The total reductive capacity (TRC) was determined using the Folin-Ciocalteu method with a small modification. The method is based on the oxidation of the phenols present with Folin’s reagent, whereby the reagent is reduced. Gallic acid was used as a standard, and the results are presented as gallic acid equivalents (GAE) [23].

In order to avoid the bias of each marker measurement, we evaluated the ratios between different parameters. The degree of oxidative stress was evaluated by the oxidant/oxidized component and the antioxidant ratio. In order to gain insight into the pathophysiological processes of oxidative stress and the possible role of vitamin D, we calculated several ratios between various prooxidant and antioxidant parameters, such as MDA/TRC, MDA/TOC, TG/TBARS, AOPP/TRC, AOPP/TOC, AOPP/albumin, NOx/CAT, albumin/TRC, albumin/TOC, TOC/TRC, and vitamin D and oxidative biomarker ratios in relation to cluster analysis.

2.5. Statistical Analysis

Data-driven cluster analysis (agglomerative hierarchical clustering) was performed in patients with T2DM. Hierarchical cluster analysis starts from the point that every value is a cluster. Clusters are merged based on a similarity between individual values up to the highest cluster. In this cluster analysis, the distance between subjects was calculated using squared-Euclidian distance. This unsupervised cluster analysis of continuous variables included age, disease duration, vitamin D level, insulin, glycemia, HbA1c, HDL, LDL, TC, TG, BMI, and TYG. The Ward method with standardization of included variables was performed in the R programming language [24]. This method was performed because it minimizes the differences between individual values within clusters and maximizes the differences between formed clusters [25]. A dendrogram was generated to visualize clusters and to determine how many clusters to retain in the analysis. The dendrogram generates the network structure of the dataset, computing the Euclidian distance between each pair of individuals.

Significant determinants of cluster membership were identified by discriminant analysis. Once four clusters were generated, characteristics of clusters were compared using the following tests: analysis of variance (ANOVA) or -test for normally distributed continuous variables or Kruskal-Wallis test and Mann-Whitney test for nonnormally distributed variables. Chi-squared analysis was used for categorical data. Data are presented as the or median (25th–75th percentile).

3. Results

Out of 109 patients, in the initial cluster analysis, we identified two subjects with outlying values of total cholesterol and triglycerides. After the exclusion of two outlying values and patients with incomplete clinical and biochemical profiles, the study was conducted on 95 T2DM patients. The demographic and clinical characteristics of subjects included in the study are shown in Table 1.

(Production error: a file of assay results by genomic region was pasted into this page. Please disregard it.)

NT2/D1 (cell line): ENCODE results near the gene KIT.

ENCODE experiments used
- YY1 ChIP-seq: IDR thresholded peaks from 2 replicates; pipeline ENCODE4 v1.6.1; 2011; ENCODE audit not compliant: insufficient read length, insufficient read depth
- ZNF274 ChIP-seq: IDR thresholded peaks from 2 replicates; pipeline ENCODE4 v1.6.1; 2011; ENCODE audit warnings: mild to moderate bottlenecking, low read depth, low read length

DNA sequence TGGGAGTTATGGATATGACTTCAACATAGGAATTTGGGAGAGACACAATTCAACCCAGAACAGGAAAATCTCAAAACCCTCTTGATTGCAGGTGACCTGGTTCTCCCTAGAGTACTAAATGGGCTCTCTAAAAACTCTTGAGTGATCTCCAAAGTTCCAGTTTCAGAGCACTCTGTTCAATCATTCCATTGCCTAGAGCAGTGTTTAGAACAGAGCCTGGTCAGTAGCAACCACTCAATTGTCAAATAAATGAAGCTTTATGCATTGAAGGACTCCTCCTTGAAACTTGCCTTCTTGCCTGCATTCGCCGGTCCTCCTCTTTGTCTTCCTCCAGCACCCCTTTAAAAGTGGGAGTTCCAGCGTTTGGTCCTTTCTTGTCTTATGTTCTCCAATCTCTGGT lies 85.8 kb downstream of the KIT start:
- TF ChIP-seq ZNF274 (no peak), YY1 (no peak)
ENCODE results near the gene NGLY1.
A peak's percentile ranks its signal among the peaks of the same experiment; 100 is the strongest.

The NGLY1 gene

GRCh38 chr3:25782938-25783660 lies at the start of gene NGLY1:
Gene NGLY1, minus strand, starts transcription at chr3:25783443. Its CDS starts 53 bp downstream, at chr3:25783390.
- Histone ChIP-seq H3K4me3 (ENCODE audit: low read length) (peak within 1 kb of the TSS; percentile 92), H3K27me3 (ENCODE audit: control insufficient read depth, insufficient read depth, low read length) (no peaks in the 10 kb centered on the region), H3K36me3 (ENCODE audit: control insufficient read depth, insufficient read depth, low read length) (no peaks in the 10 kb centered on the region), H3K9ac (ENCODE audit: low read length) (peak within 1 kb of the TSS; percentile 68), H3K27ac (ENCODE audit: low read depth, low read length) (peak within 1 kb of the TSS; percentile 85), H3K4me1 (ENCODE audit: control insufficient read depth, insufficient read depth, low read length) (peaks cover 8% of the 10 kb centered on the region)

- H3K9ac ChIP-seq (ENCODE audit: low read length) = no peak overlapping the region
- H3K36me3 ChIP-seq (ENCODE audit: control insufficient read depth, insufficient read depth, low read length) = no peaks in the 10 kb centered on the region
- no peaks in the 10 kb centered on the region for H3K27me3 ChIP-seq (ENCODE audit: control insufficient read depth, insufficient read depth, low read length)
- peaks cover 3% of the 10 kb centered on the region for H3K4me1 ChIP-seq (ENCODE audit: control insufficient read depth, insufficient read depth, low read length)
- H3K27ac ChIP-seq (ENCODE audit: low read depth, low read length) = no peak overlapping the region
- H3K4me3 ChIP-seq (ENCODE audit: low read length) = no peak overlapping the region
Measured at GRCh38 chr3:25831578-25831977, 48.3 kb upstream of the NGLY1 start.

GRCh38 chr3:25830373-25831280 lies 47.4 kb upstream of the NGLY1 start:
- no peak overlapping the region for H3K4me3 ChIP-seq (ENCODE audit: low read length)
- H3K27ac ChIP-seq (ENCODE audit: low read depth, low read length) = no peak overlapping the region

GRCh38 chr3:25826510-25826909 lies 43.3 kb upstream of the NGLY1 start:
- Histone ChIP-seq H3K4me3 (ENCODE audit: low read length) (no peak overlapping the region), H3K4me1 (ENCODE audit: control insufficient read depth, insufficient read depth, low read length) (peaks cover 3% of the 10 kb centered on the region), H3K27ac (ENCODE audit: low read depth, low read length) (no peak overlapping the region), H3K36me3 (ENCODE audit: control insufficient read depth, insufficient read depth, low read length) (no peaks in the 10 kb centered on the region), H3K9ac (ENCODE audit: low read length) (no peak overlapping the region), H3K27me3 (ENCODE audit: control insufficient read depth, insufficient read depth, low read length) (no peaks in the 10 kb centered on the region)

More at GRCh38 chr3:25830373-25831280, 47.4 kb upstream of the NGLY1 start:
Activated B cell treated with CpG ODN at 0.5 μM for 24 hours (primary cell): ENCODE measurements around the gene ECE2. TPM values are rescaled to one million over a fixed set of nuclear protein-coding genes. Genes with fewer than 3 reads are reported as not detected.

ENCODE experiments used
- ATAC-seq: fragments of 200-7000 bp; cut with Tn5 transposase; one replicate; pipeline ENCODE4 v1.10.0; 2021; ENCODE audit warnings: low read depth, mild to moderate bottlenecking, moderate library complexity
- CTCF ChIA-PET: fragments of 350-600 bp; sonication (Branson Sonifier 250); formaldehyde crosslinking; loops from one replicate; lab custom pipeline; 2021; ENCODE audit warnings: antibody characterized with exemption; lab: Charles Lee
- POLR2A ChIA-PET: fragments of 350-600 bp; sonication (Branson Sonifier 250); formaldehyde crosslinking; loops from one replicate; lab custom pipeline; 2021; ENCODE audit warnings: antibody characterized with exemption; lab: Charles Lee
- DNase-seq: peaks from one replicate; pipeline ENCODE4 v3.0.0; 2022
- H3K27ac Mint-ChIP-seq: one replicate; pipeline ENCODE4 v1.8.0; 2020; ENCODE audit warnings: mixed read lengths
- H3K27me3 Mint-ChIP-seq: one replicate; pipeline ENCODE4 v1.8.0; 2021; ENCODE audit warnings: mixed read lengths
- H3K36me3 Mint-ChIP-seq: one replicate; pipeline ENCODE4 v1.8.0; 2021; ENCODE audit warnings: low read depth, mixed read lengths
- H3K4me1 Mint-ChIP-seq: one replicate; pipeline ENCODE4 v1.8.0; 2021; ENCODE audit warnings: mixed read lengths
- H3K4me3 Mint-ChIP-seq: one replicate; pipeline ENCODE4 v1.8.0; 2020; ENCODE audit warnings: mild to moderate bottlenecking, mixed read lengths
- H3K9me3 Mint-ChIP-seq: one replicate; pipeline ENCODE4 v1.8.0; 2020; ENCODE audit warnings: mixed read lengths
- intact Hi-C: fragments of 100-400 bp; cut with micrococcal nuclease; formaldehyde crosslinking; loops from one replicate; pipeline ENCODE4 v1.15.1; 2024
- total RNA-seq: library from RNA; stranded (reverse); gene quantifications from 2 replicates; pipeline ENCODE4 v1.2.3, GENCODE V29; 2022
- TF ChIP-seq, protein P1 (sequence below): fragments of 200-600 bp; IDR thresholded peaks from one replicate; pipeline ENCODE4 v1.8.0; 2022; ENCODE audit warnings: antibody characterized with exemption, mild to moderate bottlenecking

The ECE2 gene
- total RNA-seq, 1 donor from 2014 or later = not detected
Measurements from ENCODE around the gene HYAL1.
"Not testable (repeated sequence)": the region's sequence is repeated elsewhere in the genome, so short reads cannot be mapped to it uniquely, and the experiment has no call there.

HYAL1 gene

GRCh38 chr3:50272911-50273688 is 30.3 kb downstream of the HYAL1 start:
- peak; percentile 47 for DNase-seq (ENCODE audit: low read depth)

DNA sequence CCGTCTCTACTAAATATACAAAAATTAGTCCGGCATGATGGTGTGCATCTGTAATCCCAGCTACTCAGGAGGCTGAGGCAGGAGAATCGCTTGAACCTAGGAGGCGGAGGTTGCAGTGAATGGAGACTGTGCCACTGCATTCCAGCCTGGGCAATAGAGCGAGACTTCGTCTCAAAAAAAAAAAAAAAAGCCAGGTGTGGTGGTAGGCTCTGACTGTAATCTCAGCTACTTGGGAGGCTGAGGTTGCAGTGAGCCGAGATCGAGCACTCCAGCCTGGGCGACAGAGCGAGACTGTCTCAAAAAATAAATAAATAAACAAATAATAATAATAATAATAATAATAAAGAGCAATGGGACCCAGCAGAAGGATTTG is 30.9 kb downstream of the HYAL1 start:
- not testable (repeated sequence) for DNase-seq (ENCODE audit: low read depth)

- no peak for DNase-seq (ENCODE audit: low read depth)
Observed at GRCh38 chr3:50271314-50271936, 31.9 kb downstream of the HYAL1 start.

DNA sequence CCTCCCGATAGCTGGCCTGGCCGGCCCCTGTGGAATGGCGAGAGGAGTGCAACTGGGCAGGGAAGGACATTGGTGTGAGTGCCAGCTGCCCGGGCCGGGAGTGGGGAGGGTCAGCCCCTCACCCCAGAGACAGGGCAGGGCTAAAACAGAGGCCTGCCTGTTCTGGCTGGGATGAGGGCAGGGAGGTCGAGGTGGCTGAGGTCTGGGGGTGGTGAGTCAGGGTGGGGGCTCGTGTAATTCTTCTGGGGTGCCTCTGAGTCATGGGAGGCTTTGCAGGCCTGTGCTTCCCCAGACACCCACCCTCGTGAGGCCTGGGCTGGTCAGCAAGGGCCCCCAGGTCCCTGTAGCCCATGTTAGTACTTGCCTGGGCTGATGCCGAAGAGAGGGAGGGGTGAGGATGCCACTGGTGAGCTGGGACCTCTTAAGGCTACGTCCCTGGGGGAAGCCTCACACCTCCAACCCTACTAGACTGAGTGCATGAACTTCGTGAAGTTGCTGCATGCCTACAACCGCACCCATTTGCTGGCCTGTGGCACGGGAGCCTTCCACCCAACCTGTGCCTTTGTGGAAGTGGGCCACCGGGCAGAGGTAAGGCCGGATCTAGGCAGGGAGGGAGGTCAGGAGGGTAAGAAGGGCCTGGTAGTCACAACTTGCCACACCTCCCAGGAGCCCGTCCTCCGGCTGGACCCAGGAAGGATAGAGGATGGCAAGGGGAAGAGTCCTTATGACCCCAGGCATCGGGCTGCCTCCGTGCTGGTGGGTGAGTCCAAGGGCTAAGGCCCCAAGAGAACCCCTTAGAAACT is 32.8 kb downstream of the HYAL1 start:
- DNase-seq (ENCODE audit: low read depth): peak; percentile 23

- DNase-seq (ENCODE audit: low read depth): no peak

MedianMinimumMaximum

Age62.0042.0076.00
Gender (male/female) (/%)50/4552.6/47.7
T2DM duration (years)6.001.0010.00
Vitamin D level (nmol/L)56.7919.10127.60
Insulin (μU/L)10.412.0128.22
HOMA-IR3.540.6211.82
FG (mmol/L)7.705.3015.50
HbA1c (%)6.504.909.40
eAG (mmol/L)7.805.2012.40
Creatinine (μmol/L)79.008.70133.00
TC (mmol/L)5.283.099.24
TG (mmol/L)1.650.525.36
HDL-c (mmol/L)1.290.802.32
LDL-c (mmol/L)3.311.369.92
AST (IU/L)19.007.0057.00
ALT (IU/L)20.006.00162.00
ALP (IU/L)59.0033.00109.00
GGT (IU/L)19.006.0077.00
Ca (mmol/L)2.202.202.82
Ca++ (mmol/L)1.130.931.35
CRP (mg/L)1.700.3022.07
Albumin (g/L)48.0044.0055.00
BMI (kg/m2)29.0717.3046.60
SBP (mmHg)135.7590.00198.50
DBP (mmHg)80.5060.00111.50

Discriminant analysis obtained that all variables were significant determinants in cluster membership. Reclassification revealed that the discriminant function model achieved 81% accuracy for predicting cluster membership. The TC level was the most significant determinant of cluster membership (, ), followed by the TYG index (, ), LDL level (, ), and vitamin D level (, ). Less significant were the TG level (), FG (), disease duration (), HbA1c (), insulin (), HDL (), age (), and BMI ().

Cluster 1 included the oldest patients who had the longest duration of the disease, the poorest glycemic control (the highest mean levels of FG, eAG, and HbA1c), the lowest mean level of HDL, and relatively high levels of insulin resistance and BMI.

Cluster 2 included elderly patients with optimal vitamin D status, good glycemic control (the lowest levels of eAG and HbA1c), low insulin resistance (the lowest levels of insulin, HOMA-IR, and TYG index), the highest mean level of HDL, and lowest mean levels of TG and BMI (Table 2).


ParameterCluster 1Cluster 2Cluster 3Cluster 4

Age (years)bb<0.001
Gender (M/F)10/813/1012/1415/130.8852
T2DM duration (years)b,cb,c<0.0013
Vitamin D level (nmol/L)a,bb,c<0.0013
Insulin (μU/L)cb,c<0.0013
HOMA-IRab,c0.0013
FG (mmol/L)a,b,cc<0.0013
HbA1c (%)a,bc<0.001
eAG (mmol/L)a,bc<0.001
Creatinine (μmol/L)0.8023
TC (mmol/L)ccc<0.001
TG (mmol/L)acc<0.0013
HDL-c (mmol/L)aaa0.003
LDL-c (mmol/L)ccc<0.0013
AST (IU/L)0.1443
ALT (IU/L)b,ccc0.0043
ALP (IU/L)0.6453
GGT (IU/L)cc0.0253
Ca (mmol/L)0.154
Ca++ (mmol/L)0.645
CRP (mg/L)0.4183
Albumin (g/L)cc0.010